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Ashcroft Blames Criminal Gangs for Theft of Iraqi Antiquities - TV Report - 2003-05-06


The U.S. State Department says Saddam Hussein and his family took one billion dollars from Iraq’s central bank shortly before the U.S.-led invasion in March. U.S. officials do not know where the money is. With other news on Iraq, here’s Brian Purchia

U.S. Attorney General John Ashcroft says criminal gangs were likely behind the looting of historical treasures during the war in Iraq. Mr. Ashcroft told an Interpol conference in France Tuesday the thieves knew exactly what they were looking for when they pillaged Baghdad's National Museum.

U.S. ATTORNEY GENERAL JOHN ASHCROFT
“United States. law enforcement and our colleagues at Interpol will not rest until the stolen Iraqi artifacts are returned to their rightful place: the public museums and libraries of Iraq."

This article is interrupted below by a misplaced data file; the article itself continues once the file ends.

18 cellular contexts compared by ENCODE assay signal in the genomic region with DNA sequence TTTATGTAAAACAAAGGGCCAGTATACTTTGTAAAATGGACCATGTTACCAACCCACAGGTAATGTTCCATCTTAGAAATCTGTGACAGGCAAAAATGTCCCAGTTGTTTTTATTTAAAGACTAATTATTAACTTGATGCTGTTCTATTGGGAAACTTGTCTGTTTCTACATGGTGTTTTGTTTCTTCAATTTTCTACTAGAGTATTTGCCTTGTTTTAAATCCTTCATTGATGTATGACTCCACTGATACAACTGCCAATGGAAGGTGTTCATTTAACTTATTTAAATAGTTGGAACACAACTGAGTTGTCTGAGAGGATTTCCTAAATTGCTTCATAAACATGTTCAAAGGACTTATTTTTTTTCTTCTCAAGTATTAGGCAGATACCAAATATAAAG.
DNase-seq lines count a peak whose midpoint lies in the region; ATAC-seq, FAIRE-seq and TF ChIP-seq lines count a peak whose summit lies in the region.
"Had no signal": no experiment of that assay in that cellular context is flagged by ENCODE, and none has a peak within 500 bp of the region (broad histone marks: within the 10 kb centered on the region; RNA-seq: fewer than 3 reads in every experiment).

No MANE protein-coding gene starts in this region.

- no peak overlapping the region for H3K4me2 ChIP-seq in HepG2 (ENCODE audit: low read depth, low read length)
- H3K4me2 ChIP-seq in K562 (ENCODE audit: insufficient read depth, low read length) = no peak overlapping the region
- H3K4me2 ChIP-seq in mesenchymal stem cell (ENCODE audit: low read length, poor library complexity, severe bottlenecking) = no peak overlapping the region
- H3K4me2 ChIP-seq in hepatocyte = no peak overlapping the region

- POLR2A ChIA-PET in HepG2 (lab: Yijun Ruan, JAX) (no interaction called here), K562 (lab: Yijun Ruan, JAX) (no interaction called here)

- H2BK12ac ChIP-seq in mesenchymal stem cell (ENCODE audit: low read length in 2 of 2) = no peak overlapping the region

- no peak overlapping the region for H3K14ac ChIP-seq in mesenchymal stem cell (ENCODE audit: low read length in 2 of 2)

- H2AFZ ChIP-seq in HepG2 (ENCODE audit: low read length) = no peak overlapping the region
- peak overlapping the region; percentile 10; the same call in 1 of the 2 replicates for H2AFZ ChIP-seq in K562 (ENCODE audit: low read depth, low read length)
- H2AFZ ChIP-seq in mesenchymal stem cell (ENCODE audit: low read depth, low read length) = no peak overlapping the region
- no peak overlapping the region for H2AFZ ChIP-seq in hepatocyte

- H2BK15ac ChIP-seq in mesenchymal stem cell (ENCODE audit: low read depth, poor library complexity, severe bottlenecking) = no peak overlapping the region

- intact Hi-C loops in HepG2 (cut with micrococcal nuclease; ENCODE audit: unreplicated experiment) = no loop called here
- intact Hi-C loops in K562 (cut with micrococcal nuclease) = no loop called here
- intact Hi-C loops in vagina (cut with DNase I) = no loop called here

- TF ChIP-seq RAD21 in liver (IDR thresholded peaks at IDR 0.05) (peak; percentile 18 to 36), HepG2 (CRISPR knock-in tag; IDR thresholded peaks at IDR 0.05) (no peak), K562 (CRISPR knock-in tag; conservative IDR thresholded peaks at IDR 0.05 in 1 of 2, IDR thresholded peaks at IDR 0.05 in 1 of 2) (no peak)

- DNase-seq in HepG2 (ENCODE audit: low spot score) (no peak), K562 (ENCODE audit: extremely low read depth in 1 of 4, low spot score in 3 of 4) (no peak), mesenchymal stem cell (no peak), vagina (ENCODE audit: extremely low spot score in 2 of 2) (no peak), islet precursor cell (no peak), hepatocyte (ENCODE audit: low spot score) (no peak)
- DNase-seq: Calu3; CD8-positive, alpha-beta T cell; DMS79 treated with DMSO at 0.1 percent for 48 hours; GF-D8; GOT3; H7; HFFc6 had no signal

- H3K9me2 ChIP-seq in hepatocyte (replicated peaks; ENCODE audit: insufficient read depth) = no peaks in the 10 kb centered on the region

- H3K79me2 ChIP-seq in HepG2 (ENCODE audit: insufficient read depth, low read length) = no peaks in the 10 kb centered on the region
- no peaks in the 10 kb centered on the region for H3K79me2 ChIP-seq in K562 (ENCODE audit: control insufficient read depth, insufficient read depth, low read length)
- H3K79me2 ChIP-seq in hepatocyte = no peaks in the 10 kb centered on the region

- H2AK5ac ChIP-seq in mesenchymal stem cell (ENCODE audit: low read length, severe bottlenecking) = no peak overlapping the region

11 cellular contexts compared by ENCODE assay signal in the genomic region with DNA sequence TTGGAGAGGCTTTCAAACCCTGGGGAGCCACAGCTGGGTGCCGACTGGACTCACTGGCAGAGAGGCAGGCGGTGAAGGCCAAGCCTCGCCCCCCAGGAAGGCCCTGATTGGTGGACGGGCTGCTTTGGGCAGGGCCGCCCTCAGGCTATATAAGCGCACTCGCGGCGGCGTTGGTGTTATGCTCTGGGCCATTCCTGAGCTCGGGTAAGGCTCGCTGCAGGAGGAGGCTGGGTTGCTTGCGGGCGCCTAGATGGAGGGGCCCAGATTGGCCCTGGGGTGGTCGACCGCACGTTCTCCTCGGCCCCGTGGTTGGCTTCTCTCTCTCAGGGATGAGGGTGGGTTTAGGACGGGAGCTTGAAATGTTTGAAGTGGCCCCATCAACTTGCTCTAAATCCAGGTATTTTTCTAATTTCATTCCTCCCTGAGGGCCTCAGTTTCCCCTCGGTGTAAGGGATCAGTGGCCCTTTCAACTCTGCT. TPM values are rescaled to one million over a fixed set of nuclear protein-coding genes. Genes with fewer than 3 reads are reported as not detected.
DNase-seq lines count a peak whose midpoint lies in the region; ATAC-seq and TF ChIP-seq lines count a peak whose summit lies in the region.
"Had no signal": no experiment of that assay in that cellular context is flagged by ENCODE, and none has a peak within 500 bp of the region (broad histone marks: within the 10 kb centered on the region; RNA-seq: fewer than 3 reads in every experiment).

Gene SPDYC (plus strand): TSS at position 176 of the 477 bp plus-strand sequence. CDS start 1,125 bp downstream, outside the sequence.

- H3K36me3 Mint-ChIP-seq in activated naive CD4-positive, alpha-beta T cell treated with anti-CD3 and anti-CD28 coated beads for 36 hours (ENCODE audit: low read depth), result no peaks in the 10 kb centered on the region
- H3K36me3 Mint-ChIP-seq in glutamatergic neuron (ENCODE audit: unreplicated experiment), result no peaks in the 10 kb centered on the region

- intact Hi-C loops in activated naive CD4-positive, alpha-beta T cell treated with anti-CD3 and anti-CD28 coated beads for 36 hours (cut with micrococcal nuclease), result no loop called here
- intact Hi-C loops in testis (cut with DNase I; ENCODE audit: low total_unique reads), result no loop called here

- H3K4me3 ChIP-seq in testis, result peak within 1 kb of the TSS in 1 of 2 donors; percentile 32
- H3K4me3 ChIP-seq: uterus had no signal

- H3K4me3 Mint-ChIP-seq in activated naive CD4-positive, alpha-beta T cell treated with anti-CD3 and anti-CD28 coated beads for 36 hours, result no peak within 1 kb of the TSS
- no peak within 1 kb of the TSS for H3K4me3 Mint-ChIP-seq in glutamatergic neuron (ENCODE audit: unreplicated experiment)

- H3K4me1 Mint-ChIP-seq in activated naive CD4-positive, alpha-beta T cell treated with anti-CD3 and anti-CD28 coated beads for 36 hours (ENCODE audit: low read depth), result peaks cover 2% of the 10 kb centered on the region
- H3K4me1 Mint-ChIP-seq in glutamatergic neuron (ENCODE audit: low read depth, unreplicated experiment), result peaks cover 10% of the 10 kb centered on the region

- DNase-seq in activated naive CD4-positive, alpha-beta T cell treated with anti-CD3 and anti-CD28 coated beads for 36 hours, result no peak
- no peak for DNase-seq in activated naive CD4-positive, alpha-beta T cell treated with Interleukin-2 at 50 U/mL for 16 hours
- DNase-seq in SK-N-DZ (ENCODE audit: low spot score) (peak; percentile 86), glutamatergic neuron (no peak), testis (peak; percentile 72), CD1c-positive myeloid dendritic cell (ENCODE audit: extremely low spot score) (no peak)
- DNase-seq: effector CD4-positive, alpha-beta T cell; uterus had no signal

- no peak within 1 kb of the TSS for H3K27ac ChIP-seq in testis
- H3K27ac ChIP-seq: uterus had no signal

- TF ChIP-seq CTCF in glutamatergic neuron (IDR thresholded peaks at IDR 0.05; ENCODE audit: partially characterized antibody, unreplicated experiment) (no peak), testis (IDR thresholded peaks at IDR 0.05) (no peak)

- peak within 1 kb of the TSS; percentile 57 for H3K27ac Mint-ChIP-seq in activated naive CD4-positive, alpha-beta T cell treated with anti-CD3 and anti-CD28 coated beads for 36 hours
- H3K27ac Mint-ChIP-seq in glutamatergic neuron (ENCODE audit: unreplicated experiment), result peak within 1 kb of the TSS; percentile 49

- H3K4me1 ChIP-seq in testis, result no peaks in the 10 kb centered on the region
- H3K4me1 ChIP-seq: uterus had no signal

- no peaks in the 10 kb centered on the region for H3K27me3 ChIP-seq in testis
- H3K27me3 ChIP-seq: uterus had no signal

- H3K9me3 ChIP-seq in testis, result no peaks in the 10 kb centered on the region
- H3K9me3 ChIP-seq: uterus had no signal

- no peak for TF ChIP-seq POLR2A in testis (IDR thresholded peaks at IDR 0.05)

Meanwhile, the first planeload of aid from the European Union is on its way to Iraq.

Also Tuesday, the European Union's top humanitarian aid official, Poul Nielson arrived in Iraq, with a message of support for its people and a proposal that the United Nations act as the "cornerstone" for coordinating aid across the country.

POUL NIELSON, EUROPEAN COMMISSIONER FOR DEVELOPMENT AND HUMANITARIAN AID
“I can announce here today that the European Commission is going to open a humanitarian aid office in Baghdad to work with our partners in bringing much needed relief and assistance to the people of Iraq."

Meanwhile, President Bush officially named a veteran U.S. diplomat, Paul Bremer, to be his special envoy to Iraq and oversee its transition to a new government. Mr. Bremer will manage all U.S. political and reconstruction efforts in the war-torn country. He will be senior to the current top U.S. official in Iraq, retired Army General Jay Garner, who will remain in the country and focus on reconstruction.

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